SpeakNoWords Fri 13-May-16 12:11:40

I completely agree with scallopsrgreat. I would challenge this behaviour as soon as possible so it doesn't become ingrained.

NewLife4Me Fri 13-May-16 12:18:14

Your dh is an arse.
We shared raising our children (don't like the word childcare for own children) and I was sahm.
Most fathers are as involved as the mothers if the parents are still together.

Pico2 Fri 13-May-16 12:38:59

I think that most couples with children end up with one as 'the default parent'. But in many situations this works well. I am the default parent, but I work PT and DH works FT. I also couldn't let go enough to let DH take equal responsibility for our DC, it would stress me out too much.

But in your situation, it isn't working for you and it isn't fair either. It also might put your business at risk as you are at risk of letting clients down or having to turn away work when you don't want to.

You need to address this further.

BabyGanoush Fri 13-May-16 12:46:16

Parents should share childcare? well, yes, obviously. But to what extent? What should the split be?

Well, try figuring it out for yourself first before setting down a general rule grin

I am very averse to any general rule setting for how couples/parents should behave. Cannot stand the "women should be at home" rhetoric, but neither do I hold truck with the "All couples should share childcare equally"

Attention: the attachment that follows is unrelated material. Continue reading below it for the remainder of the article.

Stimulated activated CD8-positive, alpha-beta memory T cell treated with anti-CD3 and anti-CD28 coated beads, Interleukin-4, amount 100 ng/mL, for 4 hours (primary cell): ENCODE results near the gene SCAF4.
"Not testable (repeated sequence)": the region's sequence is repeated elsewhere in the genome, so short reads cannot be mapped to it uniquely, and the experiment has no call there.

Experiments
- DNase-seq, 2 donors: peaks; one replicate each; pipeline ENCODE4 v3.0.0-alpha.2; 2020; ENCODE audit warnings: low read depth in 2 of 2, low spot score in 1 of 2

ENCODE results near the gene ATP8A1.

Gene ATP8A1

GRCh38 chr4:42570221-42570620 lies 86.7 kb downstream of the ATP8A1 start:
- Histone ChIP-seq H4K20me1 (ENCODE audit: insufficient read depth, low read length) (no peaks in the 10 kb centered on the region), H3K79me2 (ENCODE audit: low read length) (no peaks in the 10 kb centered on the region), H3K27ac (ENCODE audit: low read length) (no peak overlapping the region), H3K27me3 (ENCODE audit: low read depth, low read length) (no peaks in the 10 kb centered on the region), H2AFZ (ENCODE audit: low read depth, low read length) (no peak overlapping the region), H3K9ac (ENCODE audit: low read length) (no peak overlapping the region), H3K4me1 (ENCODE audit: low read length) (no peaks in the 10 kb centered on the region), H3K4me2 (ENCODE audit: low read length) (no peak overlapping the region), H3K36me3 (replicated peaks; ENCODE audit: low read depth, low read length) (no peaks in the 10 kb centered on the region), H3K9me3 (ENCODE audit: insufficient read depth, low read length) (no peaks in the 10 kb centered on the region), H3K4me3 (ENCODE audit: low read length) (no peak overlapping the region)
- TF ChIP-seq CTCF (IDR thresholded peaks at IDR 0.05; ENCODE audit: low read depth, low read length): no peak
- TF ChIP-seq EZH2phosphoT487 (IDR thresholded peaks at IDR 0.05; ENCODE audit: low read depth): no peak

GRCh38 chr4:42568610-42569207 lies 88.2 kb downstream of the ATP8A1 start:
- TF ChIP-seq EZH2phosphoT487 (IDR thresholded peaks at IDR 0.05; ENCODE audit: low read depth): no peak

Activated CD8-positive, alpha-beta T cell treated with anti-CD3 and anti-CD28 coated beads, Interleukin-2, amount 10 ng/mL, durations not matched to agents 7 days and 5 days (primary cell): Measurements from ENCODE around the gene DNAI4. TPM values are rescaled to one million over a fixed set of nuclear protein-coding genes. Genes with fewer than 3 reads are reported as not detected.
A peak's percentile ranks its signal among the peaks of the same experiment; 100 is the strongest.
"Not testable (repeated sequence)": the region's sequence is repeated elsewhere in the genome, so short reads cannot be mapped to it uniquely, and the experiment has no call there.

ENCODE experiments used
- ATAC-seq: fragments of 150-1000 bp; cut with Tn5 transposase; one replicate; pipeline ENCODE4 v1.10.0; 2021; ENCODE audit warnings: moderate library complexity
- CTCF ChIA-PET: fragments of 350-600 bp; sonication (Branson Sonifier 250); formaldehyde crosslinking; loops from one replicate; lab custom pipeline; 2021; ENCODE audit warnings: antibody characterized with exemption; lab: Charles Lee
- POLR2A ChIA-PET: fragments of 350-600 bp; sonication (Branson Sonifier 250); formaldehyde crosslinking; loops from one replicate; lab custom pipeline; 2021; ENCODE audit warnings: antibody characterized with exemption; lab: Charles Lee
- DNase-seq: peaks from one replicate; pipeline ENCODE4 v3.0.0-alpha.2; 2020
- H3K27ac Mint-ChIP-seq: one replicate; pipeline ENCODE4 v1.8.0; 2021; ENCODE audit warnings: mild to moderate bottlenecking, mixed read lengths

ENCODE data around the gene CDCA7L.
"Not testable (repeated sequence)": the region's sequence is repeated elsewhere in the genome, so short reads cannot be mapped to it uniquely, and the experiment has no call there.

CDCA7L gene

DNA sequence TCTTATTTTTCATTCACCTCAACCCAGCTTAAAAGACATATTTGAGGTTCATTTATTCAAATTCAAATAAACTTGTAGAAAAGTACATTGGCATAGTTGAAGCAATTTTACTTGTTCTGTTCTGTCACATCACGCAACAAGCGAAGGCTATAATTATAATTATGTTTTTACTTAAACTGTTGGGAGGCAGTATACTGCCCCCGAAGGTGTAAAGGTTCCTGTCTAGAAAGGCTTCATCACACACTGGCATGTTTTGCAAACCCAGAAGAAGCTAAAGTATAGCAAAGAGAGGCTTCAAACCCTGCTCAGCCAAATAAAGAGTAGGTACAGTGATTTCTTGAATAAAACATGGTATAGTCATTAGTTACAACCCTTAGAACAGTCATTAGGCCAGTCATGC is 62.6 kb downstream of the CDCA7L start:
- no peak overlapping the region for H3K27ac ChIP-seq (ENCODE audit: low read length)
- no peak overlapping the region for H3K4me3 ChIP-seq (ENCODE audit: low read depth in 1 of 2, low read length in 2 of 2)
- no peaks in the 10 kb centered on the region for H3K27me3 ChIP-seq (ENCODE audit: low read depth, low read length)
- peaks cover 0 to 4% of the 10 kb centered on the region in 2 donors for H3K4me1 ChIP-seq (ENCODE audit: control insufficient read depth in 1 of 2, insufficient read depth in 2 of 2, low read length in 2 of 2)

Talk to your partner to see what works best for your family, and what is fairest.

It's not the same for all couples.

Just thick carefully what you think would be fair, then discuss it!

VestalVirgin Fri 13-May-16 13:10:42

Perhaps it is because women, biologically, invest much more in children, and are therefore more invested in keeping them alive. (I know that men reading this will be offended ... perhaps read it to your husband and wait for the offended reaction, then point out that he never makes sure the baby is well cared for before he leaves the house)

Unlike housework, you cannot just leave the baby at home and wait if the husband does his share of the work.

What you can do, though, is to not politely ask if he would please, please do his share of childcare, but just drop her off in his home office and go for a walk. Make it clear to him that he will have to plan his baby-free times the same as you do, well in advance.
To be honest, I wouldn't even bring it up as big discussion, because that's implying that he can opt out if he argues his point well.
Only discuss it if he complains about your changed behaviour.

I do think it can change. But you have to be able to trust him to actually look after her, obviously. That seems to be one of the biggest obstacles; many mothers, rightly or wrongly, don't think that their husbands are able to do childcare well, and are therefore always taking up more responsibility.